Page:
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Monthly Archives: February 2008

Upgrading your Tivo with a Mac, and VMware Fusion

TivoWing Wong over at the Winged Power Photography blog has a great, and delightfully detailed, post on how to upgrade your Tivo’s hard drive using a Mac and VMware Fusion.

Wing’s problem was one that a lot of Mac users are familiar with: a specialized peripheral (in this case, a Tivo DVR), that needs specialized software to update it (whether we’re talking about a Garmin GPS, Nokia cell phone, and so on), but which software doesn’t run on Mac OS X.

In this case, when removing a drive from your Tivo (Because 40 GB of Battlestar Galactica, Mythbusters, and Gordon Ramsay’s Kitchen Nightmares, just isn’t enough!) in order to put a bigger one in there, to prep your new drive, and also to push your old content over onto the new drive, you need to run specific Linux-based tools from MFS Live .

In this case, VMware Fusion comes to the rescue, letting you run that Linux MFS Live ISO as a virtual machine, to prep your new, beefier drive, so you can spend even more time in front of the tube, catching up on email and your favorite shows (at least, that’s what I would do with a larger drive…YMMV ; ) 

Most people think of VMware Fusion at the best way to run Windows on a Mac, but as Wing shows us, there are lots of mainstream reasons why VMware Fusion’s ability to run Windows, Linux, and more than 60 other operating systems on the Mac, can be a total lifesaver.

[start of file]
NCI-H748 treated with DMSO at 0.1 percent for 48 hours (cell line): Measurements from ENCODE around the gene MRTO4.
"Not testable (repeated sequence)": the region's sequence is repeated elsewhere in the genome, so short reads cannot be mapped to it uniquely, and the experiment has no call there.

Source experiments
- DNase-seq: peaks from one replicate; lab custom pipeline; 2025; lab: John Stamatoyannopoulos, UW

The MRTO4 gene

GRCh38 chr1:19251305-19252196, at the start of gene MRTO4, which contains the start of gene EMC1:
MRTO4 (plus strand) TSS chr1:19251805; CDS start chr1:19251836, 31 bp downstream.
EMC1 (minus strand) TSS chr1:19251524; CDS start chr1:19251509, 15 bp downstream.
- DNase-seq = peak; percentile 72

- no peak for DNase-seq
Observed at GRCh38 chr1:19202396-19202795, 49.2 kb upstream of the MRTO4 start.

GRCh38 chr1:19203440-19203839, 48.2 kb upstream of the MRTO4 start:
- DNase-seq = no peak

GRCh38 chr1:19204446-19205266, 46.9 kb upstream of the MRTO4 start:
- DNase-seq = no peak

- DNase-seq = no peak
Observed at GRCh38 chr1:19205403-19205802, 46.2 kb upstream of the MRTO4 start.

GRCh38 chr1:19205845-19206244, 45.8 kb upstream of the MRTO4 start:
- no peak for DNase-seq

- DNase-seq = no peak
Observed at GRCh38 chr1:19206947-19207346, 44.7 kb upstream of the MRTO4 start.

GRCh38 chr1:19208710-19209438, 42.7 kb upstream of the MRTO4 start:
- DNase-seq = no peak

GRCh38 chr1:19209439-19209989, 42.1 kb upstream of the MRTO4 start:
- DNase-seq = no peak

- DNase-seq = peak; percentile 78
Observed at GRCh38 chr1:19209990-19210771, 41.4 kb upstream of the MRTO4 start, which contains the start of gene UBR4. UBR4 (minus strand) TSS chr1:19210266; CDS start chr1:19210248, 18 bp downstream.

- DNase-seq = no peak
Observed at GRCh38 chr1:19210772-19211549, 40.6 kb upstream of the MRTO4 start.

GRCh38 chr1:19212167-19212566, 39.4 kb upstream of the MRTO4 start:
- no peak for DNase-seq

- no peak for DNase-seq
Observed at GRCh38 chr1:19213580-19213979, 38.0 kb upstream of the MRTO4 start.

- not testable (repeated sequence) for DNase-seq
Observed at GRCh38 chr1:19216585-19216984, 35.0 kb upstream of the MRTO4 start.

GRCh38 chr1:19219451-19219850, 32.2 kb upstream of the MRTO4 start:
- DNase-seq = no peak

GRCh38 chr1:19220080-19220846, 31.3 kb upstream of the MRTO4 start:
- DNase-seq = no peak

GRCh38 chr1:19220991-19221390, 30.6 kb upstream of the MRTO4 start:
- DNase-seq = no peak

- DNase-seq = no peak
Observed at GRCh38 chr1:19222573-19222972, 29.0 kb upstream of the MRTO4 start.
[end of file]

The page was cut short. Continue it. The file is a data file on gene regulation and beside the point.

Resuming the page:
Check out the full glory of Wing’s post here, and when you’ve got your own neat hack or VMware Fusion story, let us know, and we’ll make sure to blog it.  Hit us up at teamfusion AT vmware DOT com.

Demo Corner: AutoCAD on Mac with VMware Fusion

The last post led to a quick jaunt around YouTube looking for other demos that users had posted of Windows on Mac with VMware Fusion.  My little trip around the ‘Toob reminded me of this neat AutoCAD demo a user posted a while back.

AutoCAD is another key app like Dragon Naturally Speaking that our users lament not existing on the Mac, and for which they use VMware Fusion to help them run on their great Mac hardware.

Without any further ado, here are those demos of AutoCAD on Mac with VMware Fusion.  In the first demo, AutoCAD is running off a Boot Camp partition being managed by VMware Fusion.  The likely story is that the user was using Boot Camp to run AutoCAD by rebooting (yuck) before he got VMware Fusion.  Bet that was a big relief for him.

In the second demo (about 2:18 in), AutoCAD is running off a regular virtual machine (no physical partition required), which I bet the user really enjoys being able to do great things like suspend his virtual machine, and resume it in a snap, in addition to taking snapshots of his VM.

Either way, both demos are really neat.  Look for more like this in the future.

Demo Corner: Dragon Naturally Speaking on Mac with VMware Fusion

One of the applications that we hear about people needing to run on their Mac with VMware Fusion is Dragon Naturally Speaking voice recognition software.

Sometimes people have misconceived notions about virtualization performance, typically based on experience with old-school software-based chip emulation of the sort that Virtual PC for Mac provided on the PowerPC platform.  These past experiences lead them to think that high performance applications like Naturally Speaking will have issues running under VMware Fusion, like they experienced with Virtual PC for Mac.